Azure Network Watcher
With remote work being the new norm, businesses have started deploying all their assets into the cloud. But even before the onset of the pandemic, cloud deployments had been rampantly growing since the past decade. By 2025, it is estimated that the data deployed in the cloud would cross a staggering mark of 100 zettabytes!
When you deploy data assets in the Azure cloud, you simply build a virtual network and set up all the ties to your on-premise network via express route or independently run it in the cloud and have your virtual network setup.
Express route helps your on-premise network(here on-premise network refers to your corporate IT network) to connect to Microsoft Azure cloud over a private network via a connectivity provider.
However, it does not stop with all the data assets being deployed to the cloud. You have to monitor the health and status of your Azure Virtual Network. By monitoring it, you can ensure that your data is secure and even take preemptive measures in case your virtual network is having connection issues.
To monitor all the ins and outs of your Azure virtual network, you have the Azure Network Watcher which provides several promising features over other network watchers in the market. Let’s find out more in this post.
Table of Contents
- What is the Azure Network Watcher?
- Azure Network Watcher Elements
- Pricing of Azure Network Watcher
- Final Words
What is the the Azure Network Watcher?
Azure Network Watcher provides 360-degree monitoring and logging for all IaaS virtual networks. Azure automatically adds the Azure Network Watcher when you build or update an Azure Virtual Network into your subscription. Without knowing what Azure Network Watcher does, you might end up deleting it.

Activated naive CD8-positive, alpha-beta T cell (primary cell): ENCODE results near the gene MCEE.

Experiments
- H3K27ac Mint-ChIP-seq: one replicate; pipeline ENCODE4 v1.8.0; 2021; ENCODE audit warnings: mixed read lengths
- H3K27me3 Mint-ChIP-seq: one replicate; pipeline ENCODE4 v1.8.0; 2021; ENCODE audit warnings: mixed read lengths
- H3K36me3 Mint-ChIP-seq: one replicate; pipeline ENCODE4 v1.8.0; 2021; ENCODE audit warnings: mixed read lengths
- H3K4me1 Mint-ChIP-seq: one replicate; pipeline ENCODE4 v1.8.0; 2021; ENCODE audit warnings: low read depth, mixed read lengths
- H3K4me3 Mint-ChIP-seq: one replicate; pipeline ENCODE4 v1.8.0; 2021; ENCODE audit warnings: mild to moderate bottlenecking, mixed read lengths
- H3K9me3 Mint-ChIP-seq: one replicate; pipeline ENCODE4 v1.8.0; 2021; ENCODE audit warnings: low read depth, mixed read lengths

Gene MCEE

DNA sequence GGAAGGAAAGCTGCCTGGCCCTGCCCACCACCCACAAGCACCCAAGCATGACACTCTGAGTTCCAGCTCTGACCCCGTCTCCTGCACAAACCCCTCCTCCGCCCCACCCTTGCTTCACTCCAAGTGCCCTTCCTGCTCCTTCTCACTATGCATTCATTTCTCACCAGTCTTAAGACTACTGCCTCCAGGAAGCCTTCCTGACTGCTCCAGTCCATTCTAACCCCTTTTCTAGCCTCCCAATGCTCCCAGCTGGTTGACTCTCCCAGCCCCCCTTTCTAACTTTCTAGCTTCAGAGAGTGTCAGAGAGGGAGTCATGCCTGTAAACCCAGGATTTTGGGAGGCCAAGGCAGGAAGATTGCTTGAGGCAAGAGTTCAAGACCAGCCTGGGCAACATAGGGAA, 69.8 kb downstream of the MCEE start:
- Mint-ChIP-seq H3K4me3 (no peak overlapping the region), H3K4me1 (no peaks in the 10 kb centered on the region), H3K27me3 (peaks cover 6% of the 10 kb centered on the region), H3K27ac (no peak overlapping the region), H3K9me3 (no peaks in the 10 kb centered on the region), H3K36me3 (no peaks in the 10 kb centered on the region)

However, it is not suitable for PaaS-related networks or web analytics. To monitor PaaS resources there are many other resources offered by Azure such as Azure Monitor and Log Analytics.
Azure Network Watcher Elements
Azure Network Watcher allows you to gain insights into your network performance using several elements. Here is the breakdown of some of the common Azure Network Watcher elements.
The Connection monitor
This allows you to monitor all the components from one endpoint to another endpoint. It also ensures there is connectivity between 2 points(for instance the connection between a web application and database).
It is also used to measure latency points, where latency is the time taken by data packets to travel from one designated point to the other. Knowing the latency of your virtual network, you will know the Azure region where you will get better service.
Let us assume you have a VM hosting a web application and another VM hosting a database from which the former gets data. If someone applies a new route or a new security rule that blocks the communication, the connection monitor immediately notifies the user the current endpoint is not reachable along with the reason.
Network Performance Monitor
This element helps to monitor and report the performance of the network infrastructure endpoints in the virtual network. The NPM monitors the connectivity strength between Azure Virtual Network deployments and the on-premise network(your office/branch network).
The best aspect of the NPM is that as you add more and more endpoints to your network, it creates a visual diagram using a topology tool. This visually represents the IP addresses and hostnames in your Azure Virtual Network.